From The Los Angeles Times, Calendar Section October 5, 1993

Jazz Review

Tempo Steps Into The Bop Gap

By Leonard Feather, Special To The Times


Nino Tempo, the tenor saxophonist heard Sunday at the Jazz Bakery, might seem to be a late bloomer.  The truth is that he bloomed some three decades ago, as part of a pop act, with his sister April Stevens...

In his present incarnation as a jazz solist, Tempo is a welcome member to the ranks that have thinned too rapidly over the years with the passings of Al Cohn, Zoot Sims, and Stan Getz.  His sound, style and phrasing are in the same league;  he even played "Four Brothers, " a tune that was part of their vocabulary.

Though he launched Sunday evening's set with bop staples by Charlie Parker, Dizzy Gillespie and Miles Davis, Tempo is at his most eloquent as a purveyor of balladry, as was evident in his supple treatment of "Darn That Dream."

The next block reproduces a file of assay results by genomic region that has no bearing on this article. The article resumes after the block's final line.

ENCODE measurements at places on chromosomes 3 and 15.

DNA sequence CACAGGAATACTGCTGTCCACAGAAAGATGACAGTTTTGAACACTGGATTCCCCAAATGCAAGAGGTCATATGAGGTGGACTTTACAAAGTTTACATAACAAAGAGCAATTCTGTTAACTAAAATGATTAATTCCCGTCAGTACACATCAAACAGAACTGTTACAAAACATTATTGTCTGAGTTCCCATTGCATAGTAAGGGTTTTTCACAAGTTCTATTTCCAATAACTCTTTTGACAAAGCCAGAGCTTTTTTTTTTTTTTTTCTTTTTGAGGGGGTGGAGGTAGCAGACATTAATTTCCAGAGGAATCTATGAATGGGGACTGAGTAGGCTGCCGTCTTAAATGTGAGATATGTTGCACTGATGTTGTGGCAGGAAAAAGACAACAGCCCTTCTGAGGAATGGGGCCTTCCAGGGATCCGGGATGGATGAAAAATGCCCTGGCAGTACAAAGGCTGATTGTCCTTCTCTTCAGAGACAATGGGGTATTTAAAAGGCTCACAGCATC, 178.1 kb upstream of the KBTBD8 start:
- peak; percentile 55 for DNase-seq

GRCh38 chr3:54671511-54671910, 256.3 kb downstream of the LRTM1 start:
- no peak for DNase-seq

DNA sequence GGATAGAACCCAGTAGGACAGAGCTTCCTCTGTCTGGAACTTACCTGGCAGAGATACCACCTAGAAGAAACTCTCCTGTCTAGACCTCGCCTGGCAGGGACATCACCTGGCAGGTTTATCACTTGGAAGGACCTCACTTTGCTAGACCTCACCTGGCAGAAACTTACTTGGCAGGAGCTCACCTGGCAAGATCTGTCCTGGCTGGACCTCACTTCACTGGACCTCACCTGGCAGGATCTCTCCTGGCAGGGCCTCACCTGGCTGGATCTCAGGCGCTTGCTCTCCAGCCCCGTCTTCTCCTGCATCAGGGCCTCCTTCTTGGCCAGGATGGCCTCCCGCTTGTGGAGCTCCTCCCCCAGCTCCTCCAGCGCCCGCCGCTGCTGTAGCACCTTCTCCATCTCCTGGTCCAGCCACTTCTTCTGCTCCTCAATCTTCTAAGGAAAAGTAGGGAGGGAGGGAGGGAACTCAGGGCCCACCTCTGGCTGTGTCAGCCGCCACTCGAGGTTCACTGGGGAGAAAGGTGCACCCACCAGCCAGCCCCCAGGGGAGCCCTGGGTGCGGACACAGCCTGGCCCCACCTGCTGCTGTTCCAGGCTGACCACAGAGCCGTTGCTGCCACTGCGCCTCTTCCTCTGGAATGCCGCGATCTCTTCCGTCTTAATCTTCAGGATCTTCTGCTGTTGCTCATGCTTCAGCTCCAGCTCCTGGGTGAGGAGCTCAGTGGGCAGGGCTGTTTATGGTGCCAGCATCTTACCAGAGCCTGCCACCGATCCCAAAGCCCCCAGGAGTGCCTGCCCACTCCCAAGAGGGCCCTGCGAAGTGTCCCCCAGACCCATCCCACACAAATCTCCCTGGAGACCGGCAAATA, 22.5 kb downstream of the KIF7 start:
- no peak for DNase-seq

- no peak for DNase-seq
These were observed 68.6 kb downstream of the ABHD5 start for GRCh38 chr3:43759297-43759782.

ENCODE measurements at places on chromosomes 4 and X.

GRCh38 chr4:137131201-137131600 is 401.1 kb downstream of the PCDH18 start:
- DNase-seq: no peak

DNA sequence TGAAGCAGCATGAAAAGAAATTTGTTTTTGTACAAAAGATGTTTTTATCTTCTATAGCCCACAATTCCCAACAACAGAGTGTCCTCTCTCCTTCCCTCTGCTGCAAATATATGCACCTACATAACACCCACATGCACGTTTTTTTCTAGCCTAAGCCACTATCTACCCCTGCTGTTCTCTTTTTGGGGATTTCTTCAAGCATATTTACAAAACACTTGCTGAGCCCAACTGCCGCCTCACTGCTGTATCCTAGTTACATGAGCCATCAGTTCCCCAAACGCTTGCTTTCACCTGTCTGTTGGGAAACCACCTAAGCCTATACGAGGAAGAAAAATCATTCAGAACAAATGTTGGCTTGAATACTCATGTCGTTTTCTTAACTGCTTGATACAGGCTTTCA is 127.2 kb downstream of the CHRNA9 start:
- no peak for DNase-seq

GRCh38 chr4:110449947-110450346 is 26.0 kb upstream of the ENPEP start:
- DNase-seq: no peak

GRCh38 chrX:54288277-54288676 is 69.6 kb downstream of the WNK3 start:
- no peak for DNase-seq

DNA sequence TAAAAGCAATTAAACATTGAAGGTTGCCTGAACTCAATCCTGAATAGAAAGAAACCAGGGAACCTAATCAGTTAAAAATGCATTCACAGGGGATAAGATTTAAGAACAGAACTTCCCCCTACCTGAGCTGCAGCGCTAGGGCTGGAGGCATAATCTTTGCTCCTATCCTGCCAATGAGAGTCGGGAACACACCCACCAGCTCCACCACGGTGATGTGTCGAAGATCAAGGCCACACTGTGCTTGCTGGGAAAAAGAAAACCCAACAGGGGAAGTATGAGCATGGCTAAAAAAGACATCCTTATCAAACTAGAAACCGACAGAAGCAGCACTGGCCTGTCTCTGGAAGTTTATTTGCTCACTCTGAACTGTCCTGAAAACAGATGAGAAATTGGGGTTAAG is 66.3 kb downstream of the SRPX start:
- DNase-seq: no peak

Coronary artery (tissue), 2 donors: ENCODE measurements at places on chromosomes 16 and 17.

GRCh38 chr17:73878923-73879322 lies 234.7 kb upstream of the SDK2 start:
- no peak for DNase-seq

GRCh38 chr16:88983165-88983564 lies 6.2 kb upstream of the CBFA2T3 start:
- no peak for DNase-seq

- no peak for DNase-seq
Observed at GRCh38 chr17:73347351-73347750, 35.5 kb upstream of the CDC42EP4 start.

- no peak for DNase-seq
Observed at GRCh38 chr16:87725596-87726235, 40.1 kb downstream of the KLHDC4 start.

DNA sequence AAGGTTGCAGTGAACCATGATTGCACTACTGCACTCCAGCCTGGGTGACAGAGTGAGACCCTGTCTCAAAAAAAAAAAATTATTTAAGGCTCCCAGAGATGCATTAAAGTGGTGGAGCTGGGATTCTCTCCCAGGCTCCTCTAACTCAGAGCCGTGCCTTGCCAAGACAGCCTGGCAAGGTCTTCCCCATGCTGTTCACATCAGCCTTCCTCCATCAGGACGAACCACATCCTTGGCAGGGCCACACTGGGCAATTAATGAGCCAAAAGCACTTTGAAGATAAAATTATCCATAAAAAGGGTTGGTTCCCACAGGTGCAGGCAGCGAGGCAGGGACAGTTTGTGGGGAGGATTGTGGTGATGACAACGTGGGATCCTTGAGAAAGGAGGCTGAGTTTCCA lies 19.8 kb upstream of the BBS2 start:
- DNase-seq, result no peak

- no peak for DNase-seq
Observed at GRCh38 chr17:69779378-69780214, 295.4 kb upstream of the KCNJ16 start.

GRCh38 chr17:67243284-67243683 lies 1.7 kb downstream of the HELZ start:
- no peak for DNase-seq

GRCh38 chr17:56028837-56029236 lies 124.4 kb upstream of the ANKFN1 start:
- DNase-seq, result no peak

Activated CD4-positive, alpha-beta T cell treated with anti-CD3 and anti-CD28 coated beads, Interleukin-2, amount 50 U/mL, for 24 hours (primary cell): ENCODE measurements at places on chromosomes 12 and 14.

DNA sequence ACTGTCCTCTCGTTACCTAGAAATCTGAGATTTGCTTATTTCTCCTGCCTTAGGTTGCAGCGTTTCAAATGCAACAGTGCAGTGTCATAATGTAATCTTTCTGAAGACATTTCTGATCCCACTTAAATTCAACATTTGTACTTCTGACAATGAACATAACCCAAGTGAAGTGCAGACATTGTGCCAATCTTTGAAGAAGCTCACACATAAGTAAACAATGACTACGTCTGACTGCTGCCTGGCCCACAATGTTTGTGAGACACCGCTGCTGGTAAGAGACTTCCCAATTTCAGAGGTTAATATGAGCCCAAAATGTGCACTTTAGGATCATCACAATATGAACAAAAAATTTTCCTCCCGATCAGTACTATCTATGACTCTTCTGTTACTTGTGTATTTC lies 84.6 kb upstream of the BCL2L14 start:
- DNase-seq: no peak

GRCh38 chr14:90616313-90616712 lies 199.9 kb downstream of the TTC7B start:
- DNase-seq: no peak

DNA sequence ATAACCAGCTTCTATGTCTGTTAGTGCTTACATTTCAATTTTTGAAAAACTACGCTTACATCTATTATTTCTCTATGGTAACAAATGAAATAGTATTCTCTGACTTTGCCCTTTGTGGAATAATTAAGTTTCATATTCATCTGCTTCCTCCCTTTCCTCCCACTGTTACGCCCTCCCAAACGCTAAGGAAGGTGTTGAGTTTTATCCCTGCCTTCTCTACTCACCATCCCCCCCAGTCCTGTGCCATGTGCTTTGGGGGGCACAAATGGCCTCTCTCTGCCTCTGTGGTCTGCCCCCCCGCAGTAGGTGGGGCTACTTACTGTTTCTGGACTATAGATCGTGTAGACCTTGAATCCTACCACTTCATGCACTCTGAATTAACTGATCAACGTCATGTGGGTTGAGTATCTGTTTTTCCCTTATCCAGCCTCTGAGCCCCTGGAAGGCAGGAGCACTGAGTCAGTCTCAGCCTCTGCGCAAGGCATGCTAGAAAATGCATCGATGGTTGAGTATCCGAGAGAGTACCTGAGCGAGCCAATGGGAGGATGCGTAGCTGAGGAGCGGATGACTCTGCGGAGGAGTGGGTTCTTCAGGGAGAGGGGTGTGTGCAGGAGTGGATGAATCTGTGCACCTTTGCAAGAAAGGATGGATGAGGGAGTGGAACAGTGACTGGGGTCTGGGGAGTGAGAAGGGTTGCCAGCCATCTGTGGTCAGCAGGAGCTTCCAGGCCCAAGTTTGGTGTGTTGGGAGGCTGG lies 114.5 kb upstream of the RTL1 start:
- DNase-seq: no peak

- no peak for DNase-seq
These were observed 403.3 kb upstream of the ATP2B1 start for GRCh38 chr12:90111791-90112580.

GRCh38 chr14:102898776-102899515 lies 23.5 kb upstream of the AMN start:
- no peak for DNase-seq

His early hit record era was recalled with "Deep Purple," and his hip vocal ability pleasantly displayed in "Put It Where You Want It," for which he set lyrics to Joe Sample's melody.

His rhythm section was given a tremendous boost by the phenomenal bassist Brian Bromberg.  Hearing (even seeing) this virtuoso at work, spinning out lightning lines and producing chords with both hands, is like no other experience in jazz today.  With him were Terri Lyne Carrington, an expert drummer with a tendency to pump up the volume a little too often; and Mike Lang, an experienced and able studio pianist with an eclectic jazz personality.

With a couple of Atlantic albums to his credit, Tempo may well step into the gap left by so many giants whose departure has diminished the saxophone scene.


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